Prolonged Periods of Stress are Bad for the Long-Term Health of Your Brain
This month is National Mental Health Awareness Month in the U.S., and this week is Mental Health Awareness Week in the U.K. So I thought I would share with you some of the interesting facts I learned about how stress impacts our brains and our decision making process while researching my book Better Decisions Better Thinking Better Outcomes.
Stress is a major obstacle in life. A recent survey from the American Psychological Association (APA) states that nearly 50% of Americans are kept awake at night due to stress. (And this was before the 2020 coronavirus pandemic!)
Impact of Stress on Your Brain
There is a greater increase in cognitive stress than ever before, mostly as a result of information overload combined with an ever-increasing array of distractions and interruptions. We all need to take a collective deep breath, pause, and regain control of our reactionary minds.
An article in the Harvard Business Review (Feb 2009) indicates the brain is wired to be more reactionary under stress. In fact, this flight-or-flight wiring results in stressed-out people falling prey to binary choice decision making, which limits the options they take into consideration.
As Ron Carucci writes in a subsequent Harvard Business Review (August 2017) article, “In tough moments, we reach for premature conclusions rather than opening ourselves to more and better options.”
Carucci goes on to conclude that, “Faced with less familiar conditions for which our tried-and-true approaches won’t work, we reflexively counter our natural anxiety by narrowing and simplifying our options. Unfortunately, the attempt to improve certainty on the uncertain tends to oversimplify things to a black-and-white, all-or-nothing extreme.”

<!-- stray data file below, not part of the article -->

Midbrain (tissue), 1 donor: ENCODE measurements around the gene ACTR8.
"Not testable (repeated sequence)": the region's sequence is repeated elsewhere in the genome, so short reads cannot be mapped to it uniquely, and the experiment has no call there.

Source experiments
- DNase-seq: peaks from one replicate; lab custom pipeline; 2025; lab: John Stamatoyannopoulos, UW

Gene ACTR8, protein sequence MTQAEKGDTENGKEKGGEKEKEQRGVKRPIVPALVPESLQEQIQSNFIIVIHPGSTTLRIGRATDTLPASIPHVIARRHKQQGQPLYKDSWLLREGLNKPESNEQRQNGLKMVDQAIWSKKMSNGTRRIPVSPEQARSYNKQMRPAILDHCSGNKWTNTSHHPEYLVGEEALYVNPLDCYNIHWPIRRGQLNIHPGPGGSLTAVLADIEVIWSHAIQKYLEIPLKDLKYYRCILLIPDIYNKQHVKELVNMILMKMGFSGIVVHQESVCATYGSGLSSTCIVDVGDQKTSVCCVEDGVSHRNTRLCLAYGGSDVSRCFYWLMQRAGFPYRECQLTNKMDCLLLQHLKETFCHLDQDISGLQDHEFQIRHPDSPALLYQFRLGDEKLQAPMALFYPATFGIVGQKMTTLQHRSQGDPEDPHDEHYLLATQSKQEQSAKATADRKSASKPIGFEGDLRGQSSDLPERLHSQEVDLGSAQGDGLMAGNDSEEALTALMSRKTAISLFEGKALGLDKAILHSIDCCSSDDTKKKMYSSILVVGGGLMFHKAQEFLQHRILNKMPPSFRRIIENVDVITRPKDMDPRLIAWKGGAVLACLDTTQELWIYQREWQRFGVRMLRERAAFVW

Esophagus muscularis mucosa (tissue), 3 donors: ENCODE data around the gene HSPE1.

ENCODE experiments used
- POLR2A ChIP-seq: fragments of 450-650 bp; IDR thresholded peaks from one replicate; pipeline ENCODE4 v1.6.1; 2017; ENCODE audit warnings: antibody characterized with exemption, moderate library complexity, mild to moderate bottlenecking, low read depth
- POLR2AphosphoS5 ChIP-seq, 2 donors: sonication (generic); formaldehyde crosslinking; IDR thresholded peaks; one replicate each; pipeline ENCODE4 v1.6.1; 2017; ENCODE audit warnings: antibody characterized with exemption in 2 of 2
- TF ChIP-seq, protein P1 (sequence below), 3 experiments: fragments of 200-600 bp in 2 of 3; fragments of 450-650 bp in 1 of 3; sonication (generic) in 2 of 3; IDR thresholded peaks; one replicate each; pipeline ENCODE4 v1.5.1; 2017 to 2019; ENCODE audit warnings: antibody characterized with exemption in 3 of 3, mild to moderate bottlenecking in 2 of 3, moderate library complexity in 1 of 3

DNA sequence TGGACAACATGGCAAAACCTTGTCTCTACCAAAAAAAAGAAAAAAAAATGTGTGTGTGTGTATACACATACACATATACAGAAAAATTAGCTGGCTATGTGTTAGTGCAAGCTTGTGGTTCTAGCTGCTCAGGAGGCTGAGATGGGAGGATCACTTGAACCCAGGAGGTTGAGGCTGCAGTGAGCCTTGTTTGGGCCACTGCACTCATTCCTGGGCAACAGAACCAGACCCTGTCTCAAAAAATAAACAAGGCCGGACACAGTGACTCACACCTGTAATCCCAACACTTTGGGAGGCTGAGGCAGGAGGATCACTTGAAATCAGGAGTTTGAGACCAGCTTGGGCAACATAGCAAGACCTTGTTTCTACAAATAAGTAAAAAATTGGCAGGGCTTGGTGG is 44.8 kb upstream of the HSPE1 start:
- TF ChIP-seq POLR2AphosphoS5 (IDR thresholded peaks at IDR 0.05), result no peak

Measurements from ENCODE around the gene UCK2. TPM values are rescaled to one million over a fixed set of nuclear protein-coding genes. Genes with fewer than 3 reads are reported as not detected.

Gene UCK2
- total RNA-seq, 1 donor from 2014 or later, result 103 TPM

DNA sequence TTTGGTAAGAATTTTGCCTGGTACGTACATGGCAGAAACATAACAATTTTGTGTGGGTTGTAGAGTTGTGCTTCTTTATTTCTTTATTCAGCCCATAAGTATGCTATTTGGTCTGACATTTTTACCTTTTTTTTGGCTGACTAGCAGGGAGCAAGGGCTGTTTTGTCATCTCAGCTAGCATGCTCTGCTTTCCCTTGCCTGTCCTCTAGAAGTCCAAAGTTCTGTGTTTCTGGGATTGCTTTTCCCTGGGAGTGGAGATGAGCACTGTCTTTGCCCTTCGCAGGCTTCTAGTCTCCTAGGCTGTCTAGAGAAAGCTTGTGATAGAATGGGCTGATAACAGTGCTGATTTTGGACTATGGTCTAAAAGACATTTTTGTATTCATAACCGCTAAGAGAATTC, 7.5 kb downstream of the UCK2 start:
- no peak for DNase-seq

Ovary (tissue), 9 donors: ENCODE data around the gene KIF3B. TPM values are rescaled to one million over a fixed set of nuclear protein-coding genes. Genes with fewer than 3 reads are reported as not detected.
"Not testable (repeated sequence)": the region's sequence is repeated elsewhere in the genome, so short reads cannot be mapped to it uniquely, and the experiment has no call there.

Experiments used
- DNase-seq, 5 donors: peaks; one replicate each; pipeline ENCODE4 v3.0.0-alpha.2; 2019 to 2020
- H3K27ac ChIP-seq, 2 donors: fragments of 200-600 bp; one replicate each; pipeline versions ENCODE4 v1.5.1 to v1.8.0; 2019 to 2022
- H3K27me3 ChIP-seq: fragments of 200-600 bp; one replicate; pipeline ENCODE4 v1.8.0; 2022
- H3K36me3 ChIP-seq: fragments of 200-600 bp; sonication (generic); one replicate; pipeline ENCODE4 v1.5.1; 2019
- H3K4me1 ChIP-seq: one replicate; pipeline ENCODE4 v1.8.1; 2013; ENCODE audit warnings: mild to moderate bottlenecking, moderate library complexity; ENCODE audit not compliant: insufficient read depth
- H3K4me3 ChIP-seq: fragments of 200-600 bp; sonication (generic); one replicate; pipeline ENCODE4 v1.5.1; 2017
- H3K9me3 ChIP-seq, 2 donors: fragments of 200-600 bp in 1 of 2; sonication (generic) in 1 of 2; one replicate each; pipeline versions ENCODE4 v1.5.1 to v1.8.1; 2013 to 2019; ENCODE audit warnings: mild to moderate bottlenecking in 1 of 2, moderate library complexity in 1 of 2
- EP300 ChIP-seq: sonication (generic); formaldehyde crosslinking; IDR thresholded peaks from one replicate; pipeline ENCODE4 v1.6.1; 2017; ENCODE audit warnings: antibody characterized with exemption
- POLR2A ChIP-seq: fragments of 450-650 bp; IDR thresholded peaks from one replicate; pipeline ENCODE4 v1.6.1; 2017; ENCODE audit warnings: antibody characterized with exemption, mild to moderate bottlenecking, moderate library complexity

If the stress experience is too overwhelming for the usual memory retrieval and processing of the situation, our brains instinctively shift to survival mode. In survival mode, memories and previous response patterns developed in reaction to prior stressful experiences can hijack our emotional and cognitive responses.
This often leads to behaviors, actions, and verbal outbursts which do not fit the circumstances and which do not help to alleviate the situation. In fact, our reactionary actions, behaviors, and words often make the situation worse, thus increasing the stress levels for all involved. As a result, emotions override cognitive thinking, and we all know how well that typically works out (go ahead, send that email, what could possible go wrong?).
And, of course, poorly modulated emotional responses not only fail to resolve most stressful situations, they also tend to lead to more stress and more impaired cognitive functioning.
It is obvious that too much stress is bad for overall health, and this includes the overall health of the brain. A study conducted at Yale University recently found that prolonged stress causes degeneration in the area of the brain responsible for self-control. That is why drug use, alcohol abuse, and binge eating sends overly stressed people down the slippery slope of self-destruction. Extreme and continuous periods of stress disable the ability to exercise self-control over eating habits and drug and alcohol usage.
We are already seeing signs of this as the current shelter-in-place and lockdown rules continue around the world. And unfortunately, many of us are going to learn about this as we hear about, or personally experience, the increases in alcohol abuse, binge eating, and domestic abuse that are a sizeable side effect of these pandemic policies.
Better Decision Making
Leaders in the workplace are poorly equipped to handle their own stress, much less the stress of their direct reports and colleagues. And the situation will get worse when people start returning to a workplace environment full of anxiety, uncertainty, increased pressure to make up for lost time, and higher stress levels.
This is why I developed our one-day workshop on Better Decision Making: Shifting from Mind Full to Mindful Leadership. This program is an excellent re-bonding opportunity for leaders and management teams and will teach them new techniques and tactics for handling stress in the workplace and preventing stress from negatively impacting their decision-making processes. Contact me today to discuss how to bring these best practices into your organization.
Thanks for reading and thinking about these critical workplace issues.
In appreciation, and to support National Mental Health Month, my book Better Decisions Better Thinking Better Outcomes is free this week in the Amazon Kindle store. Download your free copy now.
Part two of this two-part series is on the impact of stress on your brain will focus on the impact of stress on decision making.